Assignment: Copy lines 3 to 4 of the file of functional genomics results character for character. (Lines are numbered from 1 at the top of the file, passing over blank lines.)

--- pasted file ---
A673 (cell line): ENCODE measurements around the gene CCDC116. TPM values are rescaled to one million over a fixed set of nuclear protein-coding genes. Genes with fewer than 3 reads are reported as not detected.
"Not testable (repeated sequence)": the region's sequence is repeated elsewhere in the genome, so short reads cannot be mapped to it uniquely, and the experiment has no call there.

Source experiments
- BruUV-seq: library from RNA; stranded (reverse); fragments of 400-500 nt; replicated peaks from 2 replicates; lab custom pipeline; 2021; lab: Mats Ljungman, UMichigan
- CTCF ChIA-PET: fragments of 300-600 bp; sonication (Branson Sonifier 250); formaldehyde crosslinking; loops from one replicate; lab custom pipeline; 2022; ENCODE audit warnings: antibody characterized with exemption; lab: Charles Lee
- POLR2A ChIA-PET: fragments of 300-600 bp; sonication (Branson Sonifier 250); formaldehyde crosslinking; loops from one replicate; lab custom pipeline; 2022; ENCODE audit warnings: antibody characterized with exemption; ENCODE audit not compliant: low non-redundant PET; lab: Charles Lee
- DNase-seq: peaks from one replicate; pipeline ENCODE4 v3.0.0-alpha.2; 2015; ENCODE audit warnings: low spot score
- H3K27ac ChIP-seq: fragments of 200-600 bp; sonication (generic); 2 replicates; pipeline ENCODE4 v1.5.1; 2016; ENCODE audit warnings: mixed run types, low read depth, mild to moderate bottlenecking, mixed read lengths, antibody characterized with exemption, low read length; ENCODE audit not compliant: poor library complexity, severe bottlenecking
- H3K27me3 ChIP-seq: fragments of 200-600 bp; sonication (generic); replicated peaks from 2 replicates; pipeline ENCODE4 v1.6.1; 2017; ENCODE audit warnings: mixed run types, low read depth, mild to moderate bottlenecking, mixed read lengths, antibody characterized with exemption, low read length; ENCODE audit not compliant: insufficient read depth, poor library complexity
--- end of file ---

Source experiments
- BruUV-seq: library from RNA; stranded (reverse); fragments of 400-500 nt; replicated peaks from 2 replicates; lab custom pipeline; 2021; lab: Mats Ljungman, UMichigan